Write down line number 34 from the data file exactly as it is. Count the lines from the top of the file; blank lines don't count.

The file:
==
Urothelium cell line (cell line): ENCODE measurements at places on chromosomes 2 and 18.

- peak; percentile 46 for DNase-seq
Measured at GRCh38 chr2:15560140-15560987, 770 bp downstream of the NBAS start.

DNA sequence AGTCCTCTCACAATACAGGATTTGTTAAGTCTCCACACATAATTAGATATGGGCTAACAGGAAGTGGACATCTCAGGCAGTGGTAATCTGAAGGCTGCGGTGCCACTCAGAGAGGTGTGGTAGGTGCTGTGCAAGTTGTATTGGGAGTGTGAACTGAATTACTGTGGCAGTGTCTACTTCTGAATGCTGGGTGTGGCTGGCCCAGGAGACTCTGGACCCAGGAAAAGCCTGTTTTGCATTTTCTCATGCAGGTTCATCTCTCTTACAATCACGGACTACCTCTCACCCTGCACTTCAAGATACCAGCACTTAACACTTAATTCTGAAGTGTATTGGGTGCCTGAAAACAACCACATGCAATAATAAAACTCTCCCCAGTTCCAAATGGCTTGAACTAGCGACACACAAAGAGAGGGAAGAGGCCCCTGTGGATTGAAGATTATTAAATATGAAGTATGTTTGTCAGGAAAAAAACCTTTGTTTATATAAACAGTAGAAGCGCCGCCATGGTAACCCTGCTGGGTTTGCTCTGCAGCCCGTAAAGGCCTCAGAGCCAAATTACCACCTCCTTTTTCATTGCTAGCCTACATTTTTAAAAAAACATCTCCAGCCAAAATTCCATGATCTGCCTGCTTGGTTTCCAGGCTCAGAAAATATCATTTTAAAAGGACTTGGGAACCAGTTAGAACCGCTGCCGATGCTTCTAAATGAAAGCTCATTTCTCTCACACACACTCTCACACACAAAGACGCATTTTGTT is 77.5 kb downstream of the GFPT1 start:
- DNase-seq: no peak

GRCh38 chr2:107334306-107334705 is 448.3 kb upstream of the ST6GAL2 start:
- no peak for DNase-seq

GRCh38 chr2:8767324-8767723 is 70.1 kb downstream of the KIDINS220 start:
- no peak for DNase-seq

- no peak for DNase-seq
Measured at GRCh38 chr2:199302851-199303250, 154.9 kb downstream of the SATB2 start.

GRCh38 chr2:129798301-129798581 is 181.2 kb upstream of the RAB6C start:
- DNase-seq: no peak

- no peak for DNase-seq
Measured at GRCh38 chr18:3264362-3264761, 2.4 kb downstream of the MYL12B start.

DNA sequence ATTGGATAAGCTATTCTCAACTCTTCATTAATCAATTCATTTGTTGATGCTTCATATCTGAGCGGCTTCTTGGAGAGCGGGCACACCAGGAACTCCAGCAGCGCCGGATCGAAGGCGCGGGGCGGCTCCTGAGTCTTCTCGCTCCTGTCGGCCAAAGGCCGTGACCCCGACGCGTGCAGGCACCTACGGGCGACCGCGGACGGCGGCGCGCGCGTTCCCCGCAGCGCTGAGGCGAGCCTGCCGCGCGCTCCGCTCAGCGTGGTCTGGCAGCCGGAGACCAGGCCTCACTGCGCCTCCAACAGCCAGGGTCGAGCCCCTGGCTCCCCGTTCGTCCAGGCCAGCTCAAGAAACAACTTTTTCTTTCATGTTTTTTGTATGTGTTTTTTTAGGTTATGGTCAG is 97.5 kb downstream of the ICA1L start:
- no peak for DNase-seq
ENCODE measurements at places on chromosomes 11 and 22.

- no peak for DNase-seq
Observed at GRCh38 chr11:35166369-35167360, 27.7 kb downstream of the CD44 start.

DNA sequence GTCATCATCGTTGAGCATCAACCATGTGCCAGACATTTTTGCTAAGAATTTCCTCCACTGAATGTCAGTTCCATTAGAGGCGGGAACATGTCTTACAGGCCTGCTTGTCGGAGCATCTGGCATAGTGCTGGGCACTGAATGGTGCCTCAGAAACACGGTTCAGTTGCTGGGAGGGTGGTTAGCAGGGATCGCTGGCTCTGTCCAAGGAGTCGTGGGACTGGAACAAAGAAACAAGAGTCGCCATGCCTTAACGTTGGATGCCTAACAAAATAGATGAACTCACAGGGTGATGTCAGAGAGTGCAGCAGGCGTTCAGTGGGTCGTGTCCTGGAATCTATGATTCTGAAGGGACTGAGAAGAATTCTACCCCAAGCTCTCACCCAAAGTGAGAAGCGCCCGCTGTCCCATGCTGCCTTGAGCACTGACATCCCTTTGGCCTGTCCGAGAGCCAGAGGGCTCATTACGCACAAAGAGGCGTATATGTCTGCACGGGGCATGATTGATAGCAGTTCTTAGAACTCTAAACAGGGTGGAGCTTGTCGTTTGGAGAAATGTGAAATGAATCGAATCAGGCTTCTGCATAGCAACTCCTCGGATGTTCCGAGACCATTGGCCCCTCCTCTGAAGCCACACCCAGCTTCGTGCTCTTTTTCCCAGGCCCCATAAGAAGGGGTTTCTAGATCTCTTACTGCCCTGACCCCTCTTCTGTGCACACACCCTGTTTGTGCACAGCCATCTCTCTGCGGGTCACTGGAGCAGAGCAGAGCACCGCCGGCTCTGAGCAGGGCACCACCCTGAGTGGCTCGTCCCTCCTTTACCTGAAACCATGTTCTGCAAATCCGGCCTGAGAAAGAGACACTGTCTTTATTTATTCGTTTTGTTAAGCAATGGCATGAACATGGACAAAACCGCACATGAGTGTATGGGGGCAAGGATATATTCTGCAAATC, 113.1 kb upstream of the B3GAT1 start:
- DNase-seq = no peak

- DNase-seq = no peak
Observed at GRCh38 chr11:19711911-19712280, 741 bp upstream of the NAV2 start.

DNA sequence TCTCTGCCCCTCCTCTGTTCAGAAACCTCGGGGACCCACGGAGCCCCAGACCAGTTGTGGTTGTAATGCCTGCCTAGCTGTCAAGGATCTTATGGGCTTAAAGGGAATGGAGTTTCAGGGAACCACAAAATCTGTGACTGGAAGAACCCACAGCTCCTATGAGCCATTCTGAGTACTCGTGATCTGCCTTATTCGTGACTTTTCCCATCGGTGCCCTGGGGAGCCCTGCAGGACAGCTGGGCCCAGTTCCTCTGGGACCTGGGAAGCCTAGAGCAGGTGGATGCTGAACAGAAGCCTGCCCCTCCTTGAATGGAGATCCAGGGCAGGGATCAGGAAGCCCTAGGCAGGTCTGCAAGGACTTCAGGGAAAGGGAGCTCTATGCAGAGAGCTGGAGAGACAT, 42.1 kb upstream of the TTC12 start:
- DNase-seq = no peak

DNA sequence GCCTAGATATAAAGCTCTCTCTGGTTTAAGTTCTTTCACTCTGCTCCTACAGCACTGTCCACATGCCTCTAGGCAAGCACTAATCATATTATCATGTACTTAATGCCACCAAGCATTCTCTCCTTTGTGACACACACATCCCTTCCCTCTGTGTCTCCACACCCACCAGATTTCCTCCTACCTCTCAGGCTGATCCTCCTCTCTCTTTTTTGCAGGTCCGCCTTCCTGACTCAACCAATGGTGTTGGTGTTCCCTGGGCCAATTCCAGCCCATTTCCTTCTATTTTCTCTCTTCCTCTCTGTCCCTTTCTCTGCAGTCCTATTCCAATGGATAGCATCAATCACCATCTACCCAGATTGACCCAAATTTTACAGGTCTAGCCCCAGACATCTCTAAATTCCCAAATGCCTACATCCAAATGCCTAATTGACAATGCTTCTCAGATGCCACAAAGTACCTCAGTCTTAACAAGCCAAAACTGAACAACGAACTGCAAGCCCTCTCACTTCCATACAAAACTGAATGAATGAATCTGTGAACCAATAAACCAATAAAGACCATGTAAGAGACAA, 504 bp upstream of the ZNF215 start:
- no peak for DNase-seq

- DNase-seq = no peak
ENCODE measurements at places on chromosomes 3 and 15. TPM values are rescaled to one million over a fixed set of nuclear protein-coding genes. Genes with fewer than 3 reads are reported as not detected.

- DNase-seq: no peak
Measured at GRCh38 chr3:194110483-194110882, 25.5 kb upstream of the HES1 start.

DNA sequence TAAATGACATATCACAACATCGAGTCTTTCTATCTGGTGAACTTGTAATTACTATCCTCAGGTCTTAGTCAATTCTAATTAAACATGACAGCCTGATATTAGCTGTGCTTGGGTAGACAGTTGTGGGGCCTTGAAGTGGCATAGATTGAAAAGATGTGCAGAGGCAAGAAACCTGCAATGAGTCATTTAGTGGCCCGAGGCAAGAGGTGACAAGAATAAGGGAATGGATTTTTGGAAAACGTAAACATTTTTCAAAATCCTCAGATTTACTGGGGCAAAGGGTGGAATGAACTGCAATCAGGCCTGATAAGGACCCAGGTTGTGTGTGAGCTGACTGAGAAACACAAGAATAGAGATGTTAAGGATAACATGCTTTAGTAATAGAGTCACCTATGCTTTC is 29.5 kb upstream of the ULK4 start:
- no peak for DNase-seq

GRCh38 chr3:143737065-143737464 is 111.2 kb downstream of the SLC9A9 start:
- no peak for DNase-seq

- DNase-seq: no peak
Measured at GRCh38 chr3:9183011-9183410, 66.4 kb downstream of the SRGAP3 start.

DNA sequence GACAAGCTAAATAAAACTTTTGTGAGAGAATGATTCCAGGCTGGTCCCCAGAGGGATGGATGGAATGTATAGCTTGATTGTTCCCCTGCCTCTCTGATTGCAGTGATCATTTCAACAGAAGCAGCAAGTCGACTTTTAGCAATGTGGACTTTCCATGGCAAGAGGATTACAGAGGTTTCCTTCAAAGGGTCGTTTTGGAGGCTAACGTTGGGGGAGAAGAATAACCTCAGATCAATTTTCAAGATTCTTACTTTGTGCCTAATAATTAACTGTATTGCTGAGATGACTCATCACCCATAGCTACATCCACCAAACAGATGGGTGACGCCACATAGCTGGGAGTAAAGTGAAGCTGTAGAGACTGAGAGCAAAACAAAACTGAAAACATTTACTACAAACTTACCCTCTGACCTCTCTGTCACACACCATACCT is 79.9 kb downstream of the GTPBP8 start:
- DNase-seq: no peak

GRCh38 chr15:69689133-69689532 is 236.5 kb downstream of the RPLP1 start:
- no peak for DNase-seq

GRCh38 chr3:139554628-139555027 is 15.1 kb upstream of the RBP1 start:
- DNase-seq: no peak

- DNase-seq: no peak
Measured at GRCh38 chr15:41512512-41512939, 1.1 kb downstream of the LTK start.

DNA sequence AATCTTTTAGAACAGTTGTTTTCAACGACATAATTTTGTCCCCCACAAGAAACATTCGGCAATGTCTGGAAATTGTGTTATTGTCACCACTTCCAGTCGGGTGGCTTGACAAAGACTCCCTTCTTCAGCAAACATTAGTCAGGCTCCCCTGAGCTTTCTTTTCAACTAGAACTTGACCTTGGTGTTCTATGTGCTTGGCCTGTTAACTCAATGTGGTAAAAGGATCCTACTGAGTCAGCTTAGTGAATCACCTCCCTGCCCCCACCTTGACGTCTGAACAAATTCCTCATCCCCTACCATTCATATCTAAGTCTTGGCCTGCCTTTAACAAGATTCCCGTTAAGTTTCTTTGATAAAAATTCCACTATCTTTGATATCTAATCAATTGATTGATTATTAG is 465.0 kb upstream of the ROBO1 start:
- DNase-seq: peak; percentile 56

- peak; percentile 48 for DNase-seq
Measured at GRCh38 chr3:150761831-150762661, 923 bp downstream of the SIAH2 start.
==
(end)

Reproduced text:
- no peak for DNase-seq